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Figures 8, 39, 54, 68, 81, 102, 103, 129, 140
The worker caste has not been previously described.
Worker. Eye absent; antennal scape not extending to midlength of head; head with numerous suberect hairs, but no erect hairs; propodeal dorsum smooth and shiny, distinctly longer than declivitous face, latter smooth and shiny; petiole node longer than broad in dorsal view, sides slightly convex; postpetiole slightly wider than long, disc smooth and shiny, sides weakly sculptured.
Worker, measurements (mm) (n = 12): HW 0.59; HL 0.73; SL 0.34; SW 0.11; PW 0.22; ML 0.36; PL 0.27; PpW 0.29; PpL 0.22; HFL 0.50; HFW 0.15. Indices: CI 70 - 85 FI 28 - 39; SI 39 - 51
Head distinctly longer than broad; smooth and shiny with only scattered small punctures. Eye absent. Dorsolateral corners slightly angulate, preoccipital carina weak. Scape not reaching middle of head length, 3 x as long as greatest breadth, broad distad, abruptly narrowed at base. Subantennal lamella well developed. Head without erect hairs, but with numerous suberect hairs. Mandible triangular, upper margin straight and distinctly angulate at juncture with masticatory margin; upper margin with distinct small distal tooth (Fig. 7).
Mesosomal dorsum smooth and shiny; promesonotal suture indistinct; metanotal groove distinct. Propodeal dorsum smooth and shiny, distinctly longer than declivitous face, latter smooth and shiny. Metafemur stout.
Petiole node longer than broad in dorsal view with sides slightly convex and narrowing anteriorly; evenly convex in lateral view; sides slightly granulate; subpetiolar tooth minute. Postpetiole slightly wider than long, dorsum smooth and shiny, sides lightly granulopunctate.
Gaster smooth and shiny on first tergum, second segment weakly sculptured and less shiny.
DISTRIBUTION (Map 4)
UNITED STATES: Known only from Arizona, but almost certainly extends into adjacent eastern California and south into MEXICO.
UNITED STATES, ARIZONA, Maricopa Co.: Phoenix (USNM) (m); Scottsdale (GCSC, LAAG, LACM) (m); 4 Peaks Rd. ( Mazatzal Mts. ), 5 mi E Hwy. 87 (RAJC, GCSC, LACM) (w). Pinal Co.: Red Rock GoogleMaps (34.30 ° N 110.19 ° W (ARSU) (m) GoogleMaps. Pima Co.: Tucson , in house (UNAR) (m). Santa Cruz Co.: Madera Canyon , 4000 ', Santa Rita Mts. (LACM) (m). Yuma Co.: Hoodoo Well , Kofa Mts. (GCSC) (m).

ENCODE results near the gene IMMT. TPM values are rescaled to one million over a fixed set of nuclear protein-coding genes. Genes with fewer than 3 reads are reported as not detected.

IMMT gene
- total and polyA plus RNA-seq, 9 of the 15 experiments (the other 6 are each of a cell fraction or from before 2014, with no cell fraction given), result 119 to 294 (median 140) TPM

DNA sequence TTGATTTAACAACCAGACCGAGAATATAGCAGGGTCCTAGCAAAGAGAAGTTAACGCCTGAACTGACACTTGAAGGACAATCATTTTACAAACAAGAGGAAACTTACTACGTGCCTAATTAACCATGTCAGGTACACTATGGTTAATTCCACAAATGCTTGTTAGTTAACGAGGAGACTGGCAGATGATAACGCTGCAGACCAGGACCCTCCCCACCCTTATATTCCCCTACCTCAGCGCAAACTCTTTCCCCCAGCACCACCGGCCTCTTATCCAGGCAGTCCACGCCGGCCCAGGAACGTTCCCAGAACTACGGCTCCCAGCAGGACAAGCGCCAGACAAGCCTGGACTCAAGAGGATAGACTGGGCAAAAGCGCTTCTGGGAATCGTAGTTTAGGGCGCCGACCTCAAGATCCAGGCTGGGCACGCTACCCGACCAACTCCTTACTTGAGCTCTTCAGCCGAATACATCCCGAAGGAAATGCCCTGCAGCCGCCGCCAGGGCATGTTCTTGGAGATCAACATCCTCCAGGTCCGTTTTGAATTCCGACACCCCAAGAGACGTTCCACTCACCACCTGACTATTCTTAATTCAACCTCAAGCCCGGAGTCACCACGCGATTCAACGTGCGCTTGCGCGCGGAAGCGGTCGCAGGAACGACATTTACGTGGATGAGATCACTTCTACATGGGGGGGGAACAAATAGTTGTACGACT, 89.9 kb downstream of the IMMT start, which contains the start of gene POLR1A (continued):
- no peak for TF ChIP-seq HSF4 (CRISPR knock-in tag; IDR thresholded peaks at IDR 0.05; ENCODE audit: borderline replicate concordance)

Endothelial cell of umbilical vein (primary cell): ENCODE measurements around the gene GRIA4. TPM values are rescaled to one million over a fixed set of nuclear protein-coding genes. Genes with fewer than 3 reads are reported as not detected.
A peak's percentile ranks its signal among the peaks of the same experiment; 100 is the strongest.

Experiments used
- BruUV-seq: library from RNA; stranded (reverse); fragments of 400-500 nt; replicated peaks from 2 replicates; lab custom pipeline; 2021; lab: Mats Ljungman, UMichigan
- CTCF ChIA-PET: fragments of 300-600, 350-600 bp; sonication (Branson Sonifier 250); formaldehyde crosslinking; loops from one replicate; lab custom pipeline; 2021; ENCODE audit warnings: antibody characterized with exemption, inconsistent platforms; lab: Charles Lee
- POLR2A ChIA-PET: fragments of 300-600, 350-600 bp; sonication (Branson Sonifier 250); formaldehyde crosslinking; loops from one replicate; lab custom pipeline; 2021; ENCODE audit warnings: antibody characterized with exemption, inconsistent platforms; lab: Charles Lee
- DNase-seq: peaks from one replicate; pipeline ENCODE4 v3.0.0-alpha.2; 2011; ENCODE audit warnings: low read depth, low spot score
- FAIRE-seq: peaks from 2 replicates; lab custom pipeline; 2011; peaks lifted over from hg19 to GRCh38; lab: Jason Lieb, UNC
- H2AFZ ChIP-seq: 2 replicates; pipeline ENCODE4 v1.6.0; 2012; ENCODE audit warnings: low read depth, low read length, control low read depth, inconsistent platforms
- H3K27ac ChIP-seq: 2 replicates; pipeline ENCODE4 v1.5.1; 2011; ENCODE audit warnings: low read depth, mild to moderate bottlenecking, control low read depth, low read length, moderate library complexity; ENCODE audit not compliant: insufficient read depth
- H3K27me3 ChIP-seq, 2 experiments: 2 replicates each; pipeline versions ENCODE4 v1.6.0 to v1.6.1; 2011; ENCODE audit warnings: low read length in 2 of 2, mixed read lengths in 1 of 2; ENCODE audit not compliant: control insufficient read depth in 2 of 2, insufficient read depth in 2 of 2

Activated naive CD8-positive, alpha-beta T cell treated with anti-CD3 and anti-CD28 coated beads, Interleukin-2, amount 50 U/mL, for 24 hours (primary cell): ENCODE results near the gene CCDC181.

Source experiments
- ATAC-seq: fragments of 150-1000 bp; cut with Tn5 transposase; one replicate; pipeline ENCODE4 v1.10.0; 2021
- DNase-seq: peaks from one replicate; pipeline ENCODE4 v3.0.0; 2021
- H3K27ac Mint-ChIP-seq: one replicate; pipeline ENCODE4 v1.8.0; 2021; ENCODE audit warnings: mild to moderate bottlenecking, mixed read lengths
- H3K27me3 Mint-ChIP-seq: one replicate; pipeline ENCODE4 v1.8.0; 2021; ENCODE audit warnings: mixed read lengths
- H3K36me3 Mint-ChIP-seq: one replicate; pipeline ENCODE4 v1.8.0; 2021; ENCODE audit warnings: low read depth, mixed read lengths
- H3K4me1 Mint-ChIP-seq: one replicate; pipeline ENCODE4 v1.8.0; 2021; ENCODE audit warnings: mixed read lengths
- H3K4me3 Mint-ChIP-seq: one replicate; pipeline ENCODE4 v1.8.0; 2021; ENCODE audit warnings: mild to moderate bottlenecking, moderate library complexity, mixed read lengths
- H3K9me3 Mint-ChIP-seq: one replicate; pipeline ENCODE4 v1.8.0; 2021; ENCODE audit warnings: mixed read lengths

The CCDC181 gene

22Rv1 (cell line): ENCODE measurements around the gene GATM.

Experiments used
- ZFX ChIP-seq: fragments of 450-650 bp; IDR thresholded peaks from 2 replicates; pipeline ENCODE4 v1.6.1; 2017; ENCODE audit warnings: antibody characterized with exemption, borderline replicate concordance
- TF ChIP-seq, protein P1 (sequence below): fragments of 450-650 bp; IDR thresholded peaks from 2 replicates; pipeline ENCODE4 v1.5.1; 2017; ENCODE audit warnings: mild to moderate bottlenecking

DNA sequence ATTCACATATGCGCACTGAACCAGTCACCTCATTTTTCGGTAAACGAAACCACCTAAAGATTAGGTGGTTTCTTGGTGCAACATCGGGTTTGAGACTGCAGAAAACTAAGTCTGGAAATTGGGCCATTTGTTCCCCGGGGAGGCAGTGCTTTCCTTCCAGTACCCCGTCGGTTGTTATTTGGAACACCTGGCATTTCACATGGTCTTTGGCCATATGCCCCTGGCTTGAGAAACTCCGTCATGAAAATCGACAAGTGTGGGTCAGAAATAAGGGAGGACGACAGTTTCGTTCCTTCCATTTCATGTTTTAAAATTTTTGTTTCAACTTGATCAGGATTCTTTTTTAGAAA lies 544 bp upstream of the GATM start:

Neivamyrmex micropsHNS is one of a number of species, the males of which all have a distally bifurcate volsella, that possess minute tubercles on the outer face of the volsella (much as in Fig. 140). The number and distribution of these tubercles may be consistent and characteristic from species to species, but we have not investigated this matter in detail, nor have we examined all species with bifurcate volsellae. At this stage we can only stipulate that they are not present in all species with bifurcate volsellae. Among the United States species we can affirm their presence in males of N. micropsHNS, N. minorHNS, N. ndehHNS and N. swainsoniiHNS. They are absent in males of N. andreiHNS and N. fuscipennisHNS. In the case of N. micropsHNS these tubercles are sufficiently numerous that three or four are visible within the apical crotch as minute teeth.
In the original description of this species Borgmeier incorrectly cited the collector of the type specimen as “ R. H. Randall ”; the correct name is R. H. Crandall. For many years known only from the type specimen, this species has recently been collected again in a number of Arizona localities. Although we now know that N. micropsHNS has a fairly extensive range within Arizona, it will likely continue to be a rarely collected species. Current records indicate that this species inhabits a wide range of habitats, having been found in areas ranging from Creosote scrub to Oak woodland, with an elevational range between 1000 and 4000 feet.
Based on circumstantial evidence, we have associated the above described workers with this species. They were collected in Maricopa County, along 4 Peaks Road by R. A. Johnson, 27 March 1993. These workers belong to the correct species group and and the known distribution makes this association probable. Workers may be confused with those of N. leonardiHNS, but may be differentiated by the less well developed mandibular teeth, the longer, narrower postpetiole, and the less convex mesosomal profile.
Nothing is known of the biology of this species. However, label data indicate that the activity period for this species closely coincides with the summer / fall monsoon season in Arizona.
Found most commonly in these microhabitats: 1 times under rock.
Type specimens: type: casent0105788